Reply To: Retention in Remedial Choir
In addition to choosing a variety of music, including some pieces that they will find immediately engaging that aren’t outside their musical comfort zone :-), keep the ear training and music literacy activities short and focused. The music they will be able to perform will be at a much higher level than the music that they are able to read, but that’s ok. Even if they are learning most of their music by rote, they are learning vocal technique and phrasing, training their ears through learning to sing in harmony, feeling the beat and how rhythms fit into the beat… these are all important skills for singers to develop regardless of their reading skills. It’s like the equivalent of an adult reading a story aloud to a little child who can’t read yet, or carrying on a conversation with the child without “dumbing down” the vocabulary they use–even if that child wouldn’t yet have the reading skills to be able to read every word that they’re hearing or saying, their listening and speaking vocabulary is being strengthened and developed… so down the road when they ARE beginning to read, they may learn faster, and learn to recognize and use a wider variety of words.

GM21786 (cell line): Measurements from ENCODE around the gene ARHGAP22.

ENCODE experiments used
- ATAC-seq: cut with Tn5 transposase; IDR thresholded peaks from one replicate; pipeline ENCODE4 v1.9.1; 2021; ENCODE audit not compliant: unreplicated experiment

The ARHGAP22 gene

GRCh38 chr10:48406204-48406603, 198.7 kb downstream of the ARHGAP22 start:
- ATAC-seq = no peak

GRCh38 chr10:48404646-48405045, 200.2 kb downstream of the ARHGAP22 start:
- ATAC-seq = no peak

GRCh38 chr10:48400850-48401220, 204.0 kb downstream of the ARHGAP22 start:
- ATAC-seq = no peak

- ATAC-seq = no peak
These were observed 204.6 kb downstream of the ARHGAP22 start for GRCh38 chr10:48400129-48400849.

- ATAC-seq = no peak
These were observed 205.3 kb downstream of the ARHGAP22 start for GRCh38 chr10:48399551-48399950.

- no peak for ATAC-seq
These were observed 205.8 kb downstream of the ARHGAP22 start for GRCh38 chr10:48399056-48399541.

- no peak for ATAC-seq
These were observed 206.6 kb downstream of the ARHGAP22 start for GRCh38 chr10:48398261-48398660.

What you can do to work on ear training and literacy is to tie it into the context of the music they’re learning. If you’re teaching new material where you need them to listen to learn their parts, break this up by singing a section of the song, then taking a quick break from this and having them echo rhythm patterns in the same meter as the song, or tonal/melodic patterns in the same tonality (pick one focus for this particular song in this particular rehearsal–if you want the focus for Song #1 to be rhythm, stick to rhythm, and do a tonal focus while working on a different song–and if you use rhythm syllables or solfege with your choir, you can chant/sing the patterns using your syllables). Just do a few patterns, maybe 4 or 5, then, go back to rehearsing the song or having them listen to the phrases you were working on an additional time, and just go back and forth between patterns/song/patterns/song a few more times. You can choose specific patterns that are in the song to help isolate them and give them more practice separate from the song itself, or you can choose patterns which you eventually want them to learn to read (for example, if the music is in major tonality and you want the kids to learn to read do, re, and mi on the staff, use patterns with these pitches in various combinations, even if the music itself contains a wider range of pitches). What this does is 1) it helps the kids develop a strong sense of rhythm within meter and function of pitches within tonality, when they can hear how the patterns they are working on fit into the context of a piece of music, so it tends to improve their pitch and rhythm overall; and 2) it breaks up the rehearsal a little bit so they don’t get musically overloaded (or bored from just listening to and repeating back phrases of music they’re learning over and over) and focus better.